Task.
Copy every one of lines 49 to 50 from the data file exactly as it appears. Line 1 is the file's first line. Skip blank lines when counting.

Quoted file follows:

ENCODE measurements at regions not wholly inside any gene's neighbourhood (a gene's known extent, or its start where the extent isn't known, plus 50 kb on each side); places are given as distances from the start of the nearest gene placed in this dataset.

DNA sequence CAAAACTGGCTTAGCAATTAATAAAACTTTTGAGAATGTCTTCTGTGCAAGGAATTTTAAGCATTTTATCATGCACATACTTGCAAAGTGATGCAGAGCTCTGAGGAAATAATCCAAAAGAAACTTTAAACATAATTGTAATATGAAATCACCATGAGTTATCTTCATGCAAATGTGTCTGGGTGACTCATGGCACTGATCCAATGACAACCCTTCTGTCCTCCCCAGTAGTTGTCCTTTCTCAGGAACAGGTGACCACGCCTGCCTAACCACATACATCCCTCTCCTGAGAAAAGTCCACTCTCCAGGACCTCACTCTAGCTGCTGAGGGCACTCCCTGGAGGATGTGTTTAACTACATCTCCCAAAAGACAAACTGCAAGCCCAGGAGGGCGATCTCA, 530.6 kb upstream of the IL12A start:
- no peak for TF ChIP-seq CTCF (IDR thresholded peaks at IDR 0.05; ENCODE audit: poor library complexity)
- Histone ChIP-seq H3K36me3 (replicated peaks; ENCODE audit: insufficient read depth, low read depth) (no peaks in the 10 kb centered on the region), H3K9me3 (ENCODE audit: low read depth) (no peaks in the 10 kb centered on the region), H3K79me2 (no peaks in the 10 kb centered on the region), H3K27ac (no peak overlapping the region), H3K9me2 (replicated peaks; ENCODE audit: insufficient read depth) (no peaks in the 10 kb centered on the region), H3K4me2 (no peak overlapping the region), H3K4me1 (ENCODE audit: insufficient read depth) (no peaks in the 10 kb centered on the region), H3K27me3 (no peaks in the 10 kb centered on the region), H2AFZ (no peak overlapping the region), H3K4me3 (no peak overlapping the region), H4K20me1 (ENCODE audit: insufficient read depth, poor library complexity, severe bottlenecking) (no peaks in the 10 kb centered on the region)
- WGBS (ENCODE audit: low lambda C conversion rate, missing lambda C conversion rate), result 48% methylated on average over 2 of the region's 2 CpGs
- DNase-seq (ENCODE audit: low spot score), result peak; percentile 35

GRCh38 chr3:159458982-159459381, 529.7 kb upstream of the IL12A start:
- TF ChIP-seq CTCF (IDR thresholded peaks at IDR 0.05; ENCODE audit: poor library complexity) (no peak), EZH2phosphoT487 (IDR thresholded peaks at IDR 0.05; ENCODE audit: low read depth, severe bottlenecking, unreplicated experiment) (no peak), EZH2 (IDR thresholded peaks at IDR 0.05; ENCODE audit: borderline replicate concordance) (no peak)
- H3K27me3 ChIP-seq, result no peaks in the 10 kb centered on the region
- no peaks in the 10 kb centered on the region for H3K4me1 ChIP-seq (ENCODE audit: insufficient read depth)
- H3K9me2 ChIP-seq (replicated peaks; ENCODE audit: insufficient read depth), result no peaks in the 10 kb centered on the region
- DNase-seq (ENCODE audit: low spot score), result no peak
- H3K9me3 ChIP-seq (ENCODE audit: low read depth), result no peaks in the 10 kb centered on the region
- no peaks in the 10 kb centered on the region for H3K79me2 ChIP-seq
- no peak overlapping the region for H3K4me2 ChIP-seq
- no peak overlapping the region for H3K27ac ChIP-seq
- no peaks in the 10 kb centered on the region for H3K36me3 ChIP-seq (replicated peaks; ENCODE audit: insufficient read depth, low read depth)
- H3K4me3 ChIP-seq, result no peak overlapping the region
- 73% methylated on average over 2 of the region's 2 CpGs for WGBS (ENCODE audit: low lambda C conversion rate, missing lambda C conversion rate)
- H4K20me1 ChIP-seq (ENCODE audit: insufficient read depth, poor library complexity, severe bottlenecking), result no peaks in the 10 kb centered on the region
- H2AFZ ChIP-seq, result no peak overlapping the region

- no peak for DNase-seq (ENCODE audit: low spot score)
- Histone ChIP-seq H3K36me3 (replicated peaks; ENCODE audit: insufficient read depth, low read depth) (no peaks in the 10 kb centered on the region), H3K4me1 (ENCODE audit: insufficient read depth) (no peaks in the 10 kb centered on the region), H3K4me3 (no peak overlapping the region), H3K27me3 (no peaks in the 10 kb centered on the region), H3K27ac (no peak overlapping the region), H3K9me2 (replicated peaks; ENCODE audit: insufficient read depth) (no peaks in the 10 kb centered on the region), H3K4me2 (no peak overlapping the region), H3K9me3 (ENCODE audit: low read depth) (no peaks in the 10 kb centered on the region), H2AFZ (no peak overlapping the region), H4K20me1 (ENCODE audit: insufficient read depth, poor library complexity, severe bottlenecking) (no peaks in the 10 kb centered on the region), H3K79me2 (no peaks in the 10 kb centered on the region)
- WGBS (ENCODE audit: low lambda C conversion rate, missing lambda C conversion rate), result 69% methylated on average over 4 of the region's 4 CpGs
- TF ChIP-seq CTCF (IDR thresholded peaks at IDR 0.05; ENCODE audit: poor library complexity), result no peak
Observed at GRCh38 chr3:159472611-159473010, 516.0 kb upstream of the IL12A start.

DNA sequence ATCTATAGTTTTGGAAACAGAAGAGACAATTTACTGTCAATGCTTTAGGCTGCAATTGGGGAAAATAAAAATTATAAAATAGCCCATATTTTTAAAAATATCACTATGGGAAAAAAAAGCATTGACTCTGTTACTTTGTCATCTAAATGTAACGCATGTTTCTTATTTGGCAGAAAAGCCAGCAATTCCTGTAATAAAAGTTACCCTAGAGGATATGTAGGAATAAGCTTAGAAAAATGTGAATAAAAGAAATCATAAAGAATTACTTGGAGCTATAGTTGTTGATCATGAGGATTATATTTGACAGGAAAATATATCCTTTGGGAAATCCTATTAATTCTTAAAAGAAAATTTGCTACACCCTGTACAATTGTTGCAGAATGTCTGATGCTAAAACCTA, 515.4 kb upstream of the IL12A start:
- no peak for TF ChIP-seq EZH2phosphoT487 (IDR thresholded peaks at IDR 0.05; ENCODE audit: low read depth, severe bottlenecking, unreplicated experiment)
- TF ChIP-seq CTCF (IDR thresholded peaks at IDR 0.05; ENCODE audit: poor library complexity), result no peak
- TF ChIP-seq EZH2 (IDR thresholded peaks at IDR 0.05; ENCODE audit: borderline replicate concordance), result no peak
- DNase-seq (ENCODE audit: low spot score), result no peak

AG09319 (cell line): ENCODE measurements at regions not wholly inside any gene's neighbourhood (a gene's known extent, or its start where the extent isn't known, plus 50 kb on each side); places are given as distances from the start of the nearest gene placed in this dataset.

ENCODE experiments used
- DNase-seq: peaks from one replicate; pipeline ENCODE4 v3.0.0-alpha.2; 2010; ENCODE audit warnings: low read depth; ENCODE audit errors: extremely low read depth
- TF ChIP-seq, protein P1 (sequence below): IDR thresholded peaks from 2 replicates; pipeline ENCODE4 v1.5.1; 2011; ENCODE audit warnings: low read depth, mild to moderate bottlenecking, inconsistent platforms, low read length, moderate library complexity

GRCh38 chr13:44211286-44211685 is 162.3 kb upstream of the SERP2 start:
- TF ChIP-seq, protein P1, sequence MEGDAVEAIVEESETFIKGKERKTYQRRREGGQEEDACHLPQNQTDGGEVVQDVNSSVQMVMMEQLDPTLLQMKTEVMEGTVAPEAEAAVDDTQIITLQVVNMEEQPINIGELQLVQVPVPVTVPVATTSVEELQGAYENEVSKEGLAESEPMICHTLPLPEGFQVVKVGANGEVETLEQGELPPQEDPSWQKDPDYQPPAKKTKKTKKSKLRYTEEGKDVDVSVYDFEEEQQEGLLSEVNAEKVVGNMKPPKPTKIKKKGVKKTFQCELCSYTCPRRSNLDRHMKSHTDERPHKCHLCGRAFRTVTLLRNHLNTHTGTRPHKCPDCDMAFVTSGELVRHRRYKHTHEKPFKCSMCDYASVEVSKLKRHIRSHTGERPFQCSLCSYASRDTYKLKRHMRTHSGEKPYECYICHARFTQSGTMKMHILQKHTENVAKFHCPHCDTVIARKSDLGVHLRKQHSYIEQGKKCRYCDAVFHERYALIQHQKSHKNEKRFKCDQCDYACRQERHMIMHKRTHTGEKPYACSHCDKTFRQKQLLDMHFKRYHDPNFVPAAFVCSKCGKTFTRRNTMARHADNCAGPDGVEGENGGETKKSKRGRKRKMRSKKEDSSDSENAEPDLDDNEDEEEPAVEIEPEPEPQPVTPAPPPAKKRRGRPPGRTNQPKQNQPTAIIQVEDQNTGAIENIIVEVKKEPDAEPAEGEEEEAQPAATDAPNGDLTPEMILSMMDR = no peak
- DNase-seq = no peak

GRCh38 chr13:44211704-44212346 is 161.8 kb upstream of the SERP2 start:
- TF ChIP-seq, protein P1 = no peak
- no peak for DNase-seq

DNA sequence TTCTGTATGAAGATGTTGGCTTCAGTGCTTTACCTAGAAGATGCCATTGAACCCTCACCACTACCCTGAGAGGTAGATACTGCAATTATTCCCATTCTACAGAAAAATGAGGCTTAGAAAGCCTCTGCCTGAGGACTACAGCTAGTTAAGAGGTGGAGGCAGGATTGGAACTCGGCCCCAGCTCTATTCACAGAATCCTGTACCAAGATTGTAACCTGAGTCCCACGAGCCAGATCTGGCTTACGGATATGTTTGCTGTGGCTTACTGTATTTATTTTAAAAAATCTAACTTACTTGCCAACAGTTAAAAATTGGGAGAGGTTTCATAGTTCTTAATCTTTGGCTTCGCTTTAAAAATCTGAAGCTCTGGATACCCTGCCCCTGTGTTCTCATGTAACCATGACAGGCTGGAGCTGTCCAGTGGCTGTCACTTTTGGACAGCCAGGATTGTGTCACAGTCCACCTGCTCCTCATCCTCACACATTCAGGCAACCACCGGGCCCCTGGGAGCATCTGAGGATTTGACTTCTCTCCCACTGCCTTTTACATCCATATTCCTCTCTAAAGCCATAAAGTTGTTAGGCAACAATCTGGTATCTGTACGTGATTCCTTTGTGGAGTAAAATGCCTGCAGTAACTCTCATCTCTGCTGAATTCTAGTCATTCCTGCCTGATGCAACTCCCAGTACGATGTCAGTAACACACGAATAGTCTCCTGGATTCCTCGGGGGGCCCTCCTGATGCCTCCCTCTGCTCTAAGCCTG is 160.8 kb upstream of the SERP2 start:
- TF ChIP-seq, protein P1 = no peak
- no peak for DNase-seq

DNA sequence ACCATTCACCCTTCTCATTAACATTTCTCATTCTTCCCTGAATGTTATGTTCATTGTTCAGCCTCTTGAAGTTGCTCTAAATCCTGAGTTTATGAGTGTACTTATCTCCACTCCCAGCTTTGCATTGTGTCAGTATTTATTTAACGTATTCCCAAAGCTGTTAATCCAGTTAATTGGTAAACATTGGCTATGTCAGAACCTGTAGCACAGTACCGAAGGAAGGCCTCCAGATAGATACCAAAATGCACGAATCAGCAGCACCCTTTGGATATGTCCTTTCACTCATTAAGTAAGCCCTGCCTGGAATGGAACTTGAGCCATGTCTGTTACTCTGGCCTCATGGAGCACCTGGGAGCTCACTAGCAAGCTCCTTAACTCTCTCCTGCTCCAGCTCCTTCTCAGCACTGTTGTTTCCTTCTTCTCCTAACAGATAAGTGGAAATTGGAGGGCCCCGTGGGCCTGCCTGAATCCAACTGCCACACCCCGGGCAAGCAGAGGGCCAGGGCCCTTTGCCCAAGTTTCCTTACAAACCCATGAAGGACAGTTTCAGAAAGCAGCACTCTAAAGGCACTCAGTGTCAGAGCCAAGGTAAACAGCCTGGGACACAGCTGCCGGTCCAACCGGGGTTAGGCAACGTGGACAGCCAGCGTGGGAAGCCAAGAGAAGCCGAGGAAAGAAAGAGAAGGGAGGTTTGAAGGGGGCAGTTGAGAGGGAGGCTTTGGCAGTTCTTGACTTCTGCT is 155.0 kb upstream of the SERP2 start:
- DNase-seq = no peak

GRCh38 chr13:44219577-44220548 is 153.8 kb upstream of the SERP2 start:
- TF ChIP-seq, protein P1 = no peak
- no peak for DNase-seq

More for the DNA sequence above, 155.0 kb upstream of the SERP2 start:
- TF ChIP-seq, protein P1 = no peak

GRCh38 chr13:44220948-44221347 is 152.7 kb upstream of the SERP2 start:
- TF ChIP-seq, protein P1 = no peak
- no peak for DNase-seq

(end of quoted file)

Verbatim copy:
- no peak for DNase-seq

More for the DNA sequence above, 155.0 kb upstream of the SERP2 start: